7. VA Provides Training for Rural Women’s Health Providers: The number of women veterans enrolled in VA has more than tripled since 2000, and as of May 2017 over a quarter of those women lived in rural or highly rural areas. As the demand for more gender-specific health care increases for VA, rural women veterans struggle with a lack of providers in general –– let alone providers adequately trained in their gender-specific needs. Since 2009, Women’s Health Services (WHS) has been providing face-to-face education and training for clinical staff, called the Women’s Health Mini-Residency, 1-2 times per year in Orlando. Over the years, WHS realized the difficulties for rural VA providers to travel and partake in the three-day program. This summer, the program took to the road and will provide the education and training for rural providers and nurses in up to 40 rural clinical sites per year. Each provider and nurse who completes the program will receive more than 18 hours of accredited medical training. Learn more about the Women’s Health Mini-Residency.
8. DOD to Allow Purple Heart Recipients to Transfer GI Bill Benefits: Earlier this week, the Pentagon granted an exception to policy for active duty Purple Heart recipients, which will allow them to transfer their GI Bill education benefits without incurring an additional four years of service. This change comes in the wake of a larger policy issued in July of this year that prohibits service members from transferring this benefit without extending their service, including service members who were severely wounded and undergoing the medical retirement process. Because transferability was intended to be a retention tool and not a benefit of service, it is encouraged that service members who are currently eligible to designate a family member as a beneficiary do so prior to separating from the service. Read the new policy memo.
9. MIA Update: This week, the Defense POW/MIA Accounting Agency announced 10 new identifications, and the burial date and location for one previously identified serviceman. Returning home with full military honors are:
— Navy Reserve Ensign Harold P. DeMoss, 21, of Nashville, Tenn., whose remains were previously identified, will be buried Sept. 15 in his hometown. DeMoss was a member of Fighting Squadron 100 (VF-100), piloting an F6F-3 Hellcat from Naval Air Station Barbers Point, Hawaii. On June 23, 1945, DeMoss was accompanied by two other squadron aircraft for a night division tactics training flight. Following the completion of their flight plan, the pilots circled the island. DeMoss climbed above the clouds and attempted to descend through them. His aircraft was not seen reemerging from the clouds and DeMoss was declared missing shortly thereafter. Read about DeMoss.
— Army 1st Lt. Herman L. Falk was a member of Company B, 38th Infantry Regiment, 2nd Infantry Division, supporting Republic of Korea Army attacks against units of the Chinese People’s Volunteer Forces (CPVF) in an the vicinity of Changbong-ni, South Korea. Falk, and half of his platoon, were reported missing in action on Feb. 12, 1951. Following the war, returning American prisoners of war reported that Falk died in either April or May of 1951, while being held as a prisoner of war at the Suan Bean Camp in North Korea. Interment services are pending. Read about Falk.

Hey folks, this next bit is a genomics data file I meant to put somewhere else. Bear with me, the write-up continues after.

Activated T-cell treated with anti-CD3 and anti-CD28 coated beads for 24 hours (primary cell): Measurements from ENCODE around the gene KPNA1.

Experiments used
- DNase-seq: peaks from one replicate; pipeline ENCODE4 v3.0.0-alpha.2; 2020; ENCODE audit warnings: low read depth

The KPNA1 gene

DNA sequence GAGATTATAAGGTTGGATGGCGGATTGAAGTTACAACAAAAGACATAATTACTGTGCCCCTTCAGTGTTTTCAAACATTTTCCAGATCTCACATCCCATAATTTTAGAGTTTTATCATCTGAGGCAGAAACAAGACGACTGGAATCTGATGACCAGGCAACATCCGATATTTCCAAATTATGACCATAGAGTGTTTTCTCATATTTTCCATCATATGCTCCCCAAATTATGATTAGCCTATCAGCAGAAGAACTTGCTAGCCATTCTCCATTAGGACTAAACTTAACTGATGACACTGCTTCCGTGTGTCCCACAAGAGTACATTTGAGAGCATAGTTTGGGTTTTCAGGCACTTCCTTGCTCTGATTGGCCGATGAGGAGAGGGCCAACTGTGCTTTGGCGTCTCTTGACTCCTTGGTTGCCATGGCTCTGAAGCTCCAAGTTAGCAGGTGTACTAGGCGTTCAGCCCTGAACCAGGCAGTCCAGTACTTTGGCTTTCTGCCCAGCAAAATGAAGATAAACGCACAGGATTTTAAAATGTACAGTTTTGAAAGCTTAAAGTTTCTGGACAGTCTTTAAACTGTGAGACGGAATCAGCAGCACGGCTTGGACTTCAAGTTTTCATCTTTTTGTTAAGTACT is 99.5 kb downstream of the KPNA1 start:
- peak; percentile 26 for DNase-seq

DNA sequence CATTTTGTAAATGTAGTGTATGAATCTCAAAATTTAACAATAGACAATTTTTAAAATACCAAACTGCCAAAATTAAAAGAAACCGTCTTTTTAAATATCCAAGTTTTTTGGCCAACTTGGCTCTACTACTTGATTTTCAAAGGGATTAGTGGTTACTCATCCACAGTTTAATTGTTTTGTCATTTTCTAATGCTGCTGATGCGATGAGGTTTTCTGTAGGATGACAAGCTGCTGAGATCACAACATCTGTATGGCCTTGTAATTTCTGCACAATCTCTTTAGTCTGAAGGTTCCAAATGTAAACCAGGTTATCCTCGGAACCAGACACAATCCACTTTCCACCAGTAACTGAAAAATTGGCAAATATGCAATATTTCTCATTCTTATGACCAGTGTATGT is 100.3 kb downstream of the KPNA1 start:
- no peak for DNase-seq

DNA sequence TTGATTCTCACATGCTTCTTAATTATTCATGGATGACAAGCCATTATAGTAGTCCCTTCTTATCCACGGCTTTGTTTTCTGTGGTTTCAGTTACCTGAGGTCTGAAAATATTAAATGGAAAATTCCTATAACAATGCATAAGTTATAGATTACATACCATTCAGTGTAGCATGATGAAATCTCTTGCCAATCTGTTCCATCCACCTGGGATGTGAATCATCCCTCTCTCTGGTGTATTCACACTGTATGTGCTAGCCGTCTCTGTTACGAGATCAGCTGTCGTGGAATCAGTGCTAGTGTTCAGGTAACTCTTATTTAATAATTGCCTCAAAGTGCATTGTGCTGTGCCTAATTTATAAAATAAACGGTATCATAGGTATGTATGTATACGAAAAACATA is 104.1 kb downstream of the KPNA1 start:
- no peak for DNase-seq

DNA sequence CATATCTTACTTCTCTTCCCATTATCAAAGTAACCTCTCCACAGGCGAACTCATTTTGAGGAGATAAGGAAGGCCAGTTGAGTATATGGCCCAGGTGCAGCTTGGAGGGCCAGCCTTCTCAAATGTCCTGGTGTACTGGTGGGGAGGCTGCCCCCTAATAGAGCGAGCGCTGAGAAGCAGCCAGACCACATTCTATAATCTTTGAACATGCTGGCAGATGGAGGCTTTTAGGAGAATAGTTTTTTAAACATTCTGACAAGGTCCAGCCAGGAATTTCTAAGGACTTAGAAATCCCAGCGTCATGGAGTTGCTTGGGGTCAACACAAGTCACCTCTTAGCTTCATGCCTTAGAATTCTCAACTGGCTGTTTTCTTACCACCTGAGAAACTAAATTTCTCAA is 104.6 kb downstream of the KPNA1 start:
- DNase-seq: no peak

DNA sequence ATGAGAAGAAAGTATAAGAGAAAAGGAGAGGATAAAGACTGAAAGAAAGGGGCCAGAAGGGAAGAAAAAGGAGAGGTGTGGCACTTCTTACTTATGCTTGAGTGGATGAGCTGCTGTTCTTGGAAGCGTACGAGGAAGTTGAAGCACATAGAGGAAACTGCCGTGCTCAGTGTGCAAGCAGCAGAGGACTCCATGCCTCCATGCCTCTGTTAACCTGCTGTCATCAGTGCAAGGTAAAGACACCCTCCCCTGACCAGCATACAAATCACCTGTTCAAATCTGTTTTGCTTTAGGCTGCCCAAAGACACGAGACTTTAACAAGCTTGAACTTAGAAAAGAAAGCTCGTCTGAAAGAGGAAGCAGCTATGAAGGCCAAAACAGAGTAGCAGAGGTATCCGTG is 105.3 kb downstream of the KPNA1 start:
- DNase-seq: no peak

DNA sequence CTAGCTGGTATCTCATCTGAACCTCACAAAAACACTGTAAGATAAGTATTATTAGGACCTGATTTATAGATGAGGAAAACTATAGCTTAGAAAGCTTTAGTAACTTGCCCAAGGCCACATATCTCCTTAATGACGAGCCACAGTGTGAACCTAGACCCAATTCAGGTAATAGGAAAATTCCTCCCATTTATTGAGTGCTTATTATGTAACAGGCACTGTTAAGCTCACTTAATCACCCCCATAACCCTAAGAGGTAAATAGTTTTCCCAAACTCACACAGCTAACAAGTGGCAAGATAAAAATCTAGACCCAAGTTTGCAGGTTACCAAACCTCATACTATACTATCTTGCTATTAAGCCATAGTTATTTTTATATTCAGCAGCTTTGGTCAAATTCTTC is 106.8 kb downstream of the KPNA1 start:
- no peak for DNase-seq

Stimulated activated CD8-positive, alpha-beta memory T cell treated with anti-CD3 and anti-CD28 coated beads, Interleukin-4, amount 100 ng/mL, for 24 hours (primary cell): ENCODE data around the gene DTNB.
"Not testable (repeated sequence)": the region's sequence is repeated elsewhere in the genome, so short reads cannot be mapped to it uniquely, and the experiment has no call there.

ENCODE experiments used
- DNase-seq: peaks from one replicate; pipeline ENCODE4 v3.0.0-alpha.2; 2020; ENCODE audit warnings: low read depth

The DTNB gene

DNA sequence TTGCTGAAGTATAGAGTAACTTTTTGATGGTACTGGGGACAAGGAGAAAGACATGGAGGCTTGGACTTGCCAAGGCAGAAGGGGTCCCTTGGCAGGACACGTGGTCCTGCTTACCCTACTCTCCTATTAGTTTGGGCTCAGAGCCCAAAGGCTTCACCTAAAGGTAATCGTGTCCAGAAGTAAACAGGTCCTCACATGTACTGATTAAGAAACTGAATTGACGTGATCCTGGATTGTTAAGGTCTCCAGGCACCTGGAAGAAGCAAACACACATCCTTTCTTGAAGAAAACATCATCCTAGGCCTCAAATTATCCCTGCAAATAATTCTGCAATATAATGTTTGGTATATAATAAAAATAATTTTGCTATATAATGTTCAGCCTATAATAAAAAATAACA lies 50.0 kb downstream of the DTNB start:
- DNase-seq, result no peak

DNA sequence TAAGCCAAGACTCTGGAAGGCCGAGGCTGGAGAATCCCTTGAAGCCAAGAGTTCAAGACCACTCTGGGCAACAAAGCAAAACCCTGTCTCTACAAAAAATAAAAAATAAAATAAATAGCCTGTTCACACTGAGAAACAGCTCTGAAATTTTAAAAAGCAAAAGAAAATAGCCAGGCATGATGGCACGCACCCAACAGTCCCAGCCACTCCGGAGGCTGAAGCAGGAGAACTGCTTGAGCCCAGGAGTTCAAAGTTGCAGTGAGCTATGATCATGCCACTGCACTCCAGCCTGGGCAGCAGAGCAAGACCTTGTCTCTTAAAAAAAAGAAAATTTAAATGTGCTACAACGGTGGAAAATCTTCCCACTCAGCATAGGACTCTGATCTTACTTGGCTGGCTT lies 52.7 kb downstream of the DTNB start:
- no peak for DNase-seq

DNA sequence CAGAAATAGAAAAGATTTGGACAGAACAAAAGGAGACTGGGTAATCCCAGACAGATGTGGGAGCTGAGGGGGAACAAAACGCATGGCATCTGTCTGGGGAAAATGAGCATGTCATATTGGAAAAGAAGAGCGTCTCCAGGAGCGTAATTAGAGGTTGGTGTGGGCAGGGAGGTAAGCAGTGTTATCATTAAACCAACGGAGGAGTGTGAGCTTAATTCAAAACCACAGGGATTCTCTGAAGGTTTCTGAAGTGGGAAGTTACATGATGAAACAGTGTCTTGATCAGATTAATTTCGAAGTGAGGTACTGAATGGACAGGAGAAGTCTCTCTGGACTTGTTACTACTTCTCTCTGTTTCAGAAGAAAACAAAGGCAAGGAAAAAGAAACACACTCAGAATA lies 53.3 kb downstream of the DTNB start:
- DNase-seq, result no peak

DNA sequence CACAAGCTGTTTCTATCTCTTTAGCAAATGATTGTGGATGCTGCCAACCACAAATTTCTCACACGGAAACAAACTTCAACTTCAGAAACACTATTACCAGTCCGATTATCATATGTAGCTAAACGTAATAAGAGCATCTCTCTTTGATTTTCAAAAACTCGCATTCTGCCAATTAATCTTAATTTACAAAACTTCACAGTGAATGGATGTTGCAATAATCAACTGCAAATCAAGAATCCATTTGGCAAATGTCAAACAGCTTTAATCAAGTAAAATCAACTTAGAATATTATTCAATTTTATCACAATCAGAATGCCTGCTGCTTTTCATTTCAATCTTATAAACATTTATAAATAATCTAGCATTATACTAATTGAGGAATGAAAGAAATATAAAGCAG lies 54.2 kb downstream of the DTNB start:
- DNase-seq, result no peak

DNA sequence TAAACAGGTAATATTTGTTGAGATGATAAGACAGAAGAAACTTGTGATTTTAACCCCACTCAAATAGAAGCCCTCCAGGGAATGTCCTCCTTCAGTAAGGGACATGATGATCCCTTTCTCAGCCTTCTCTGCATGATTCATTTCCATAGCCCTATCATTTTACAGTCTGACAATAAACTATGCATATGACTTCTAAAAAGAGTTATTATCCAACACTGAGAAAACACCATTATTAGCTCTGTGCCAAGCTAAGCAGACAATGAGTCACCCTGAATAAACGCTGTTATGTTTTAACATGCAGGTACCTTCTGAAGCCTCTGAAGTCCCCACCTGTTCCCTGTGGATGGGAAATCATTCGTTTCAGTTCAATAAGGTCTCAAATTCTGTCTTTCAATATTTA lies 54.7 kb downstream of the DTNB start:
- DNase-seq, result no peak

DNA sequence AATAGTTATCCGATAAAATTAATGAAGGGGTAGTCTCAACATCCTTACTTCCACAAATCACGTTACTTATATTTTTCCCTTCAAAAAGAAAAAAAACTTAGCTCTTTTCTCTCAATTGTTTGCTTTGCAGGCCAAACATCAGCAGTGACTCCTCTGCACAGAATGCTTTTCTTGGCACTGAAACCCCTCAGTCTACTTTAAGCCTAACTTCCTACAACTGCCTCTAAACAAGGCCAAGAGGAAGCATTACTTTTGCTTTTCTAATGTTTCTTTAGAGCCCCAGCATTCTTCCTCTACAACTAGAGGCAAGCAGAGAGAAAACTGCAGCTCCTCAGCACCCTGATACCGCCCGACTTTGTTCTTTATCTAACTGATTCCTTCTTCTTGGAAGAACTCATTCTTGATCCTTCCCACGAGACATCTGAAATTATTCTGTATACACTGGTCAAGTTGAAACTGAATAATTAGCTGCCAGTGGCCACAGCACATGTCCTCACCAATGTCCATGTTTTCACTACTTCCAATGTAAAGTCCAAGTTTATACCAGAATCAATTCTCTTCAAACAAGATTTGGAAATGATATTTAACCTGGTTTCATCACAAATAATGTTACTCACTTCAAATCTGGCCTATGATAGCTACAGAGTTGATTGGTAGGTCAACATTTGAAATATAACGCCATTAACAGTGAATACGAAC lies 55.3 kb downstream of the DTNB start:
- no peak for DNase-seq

— Army Sgt. 1st Class James S. Streetman, Jr. was a member of Company B, 19th Infantry Regiment, 24th Infantry Division. In July 1950, the Korean People’s Army outmaneuvered and overwhelmed Streetman’s regiment, forcing units into a fighting withdrawal through enemy lines. Streetman was initially reported to have been killed in action on Aug. 14, 1950. However historical records determined he had been killed on July 22, 1950. Interment services are pending. Read about Streetman.
— Army Air Forces 1st Lt. John D. Crouchley, Jr. served as a pilot with the 828th Bombardment Squadron, 485th Bombardment Group. On June 28, 1944, Crouchley was lost when his B-24H aircraft was shot down and crashed during a combat mission over Romania. The other nine crewmembers parachuted safely, were captured as prisoners of war in Belgium, and subsequently returned to duty. American personnel were not able to conduct an immediate search due to enemy forces in the area. Based on no further information of his status, he was declared deceased as of June 29, 1945. Interment services are pending. Read about Crouchley.
— Army Air Forces Staff Sgt. Herbert W. Harms served as a B-17 tail gunner with the 569th Bombardment Squadron, 390th Bombardment Group, 13th Combat Bombardment Wing. On Aug. 16, 1944, Harms’ aircraft was struck by anti-aircraft artillery during a bombardment mission to Zeitz, Germany, and subsequently crashed. Eight of the nine crewmembers safely bailed out of the aircraft and were captured by German forces, but Harms could not be located. Interment services are pending. Read about Harms.
— Marine Corps Sgt. Millard Odom was a member of Company K, 3rd Battalion, 2nd Marines, 2nd Marine Division, Fleet Marine Force, which landed against stiff Japanese resistance on the small island of Betio in the Tarawa Atoll of the Gilbert Islands. Over several days of intense fighting at Tarawa, approximately 1,000 Marines and sailors were killed and more than 2,000 were wounded. Odom died on the first day of the battle, Nov. 20, 1943, during the first waves of the assault. Interment services are pending. Read about Odom.
— Navy Seaman 1st Class George E. Naegle was assigned to the USS Oklahoma, which was moored at Ford Island, Pearl Harbor, on Dec. 7, 1941, when the ship sustained multiple torpedo hits and quickly capsized, resulting in the deaths of 429 crewmen, including Neagle. Interment services are pending. Read about Naegle.
— Marine Corps Pfc. Alva J. Cremean was assigned to the USS Oklahoma, which was moored at Ford Island, Pearl Harbor, on Dec. 7, 1941, when the ship sustained multiple torpedo hits and quickly capsized, resulting in the deaths of 429 crewmen, including Cremean. Interment services are pending. Read about Cremean.
— Navy Seaman 1st Class Earl P. Baum was assigned to the USS Oklahoma, which was moored at Ford Island, Pearl Harbor, on Dec. 7, 1941, when the ship sustained multiple torpedo hits and quickly capsized, resulting in the deaths of 429 crewmen, including Baum. Interment services are pending. Read about Baum.
— Navy Seaman 1st Class Joseph K. Maule was assigned to the USS Oklahoma, which was moored at Ford Island, Pearl Harbor, on Dec. 7, 1941, when the ship sustained multiple torpedo hits and quickly capsized, resulting in the deaths of 429 crewmen, including Maule. Interment services are pending. Read about Maule.
— Navy Water Tender 2nd Class Edgar D. Gross was assigned to the USS Oklahoma, which was moored at Ford Island, Pearl Harbor, on Dec. 7, 1941, when the ship sustained multiple torpedo hits and quickly capsized, resulting in the deaths of 429 crewmen, including Gross. Interment services are pending. Read about Gross.
As always, we want to hear your advocacy stories. Email the VFW to share your stories or photos with us.
Missed last week’s issue? Read it here.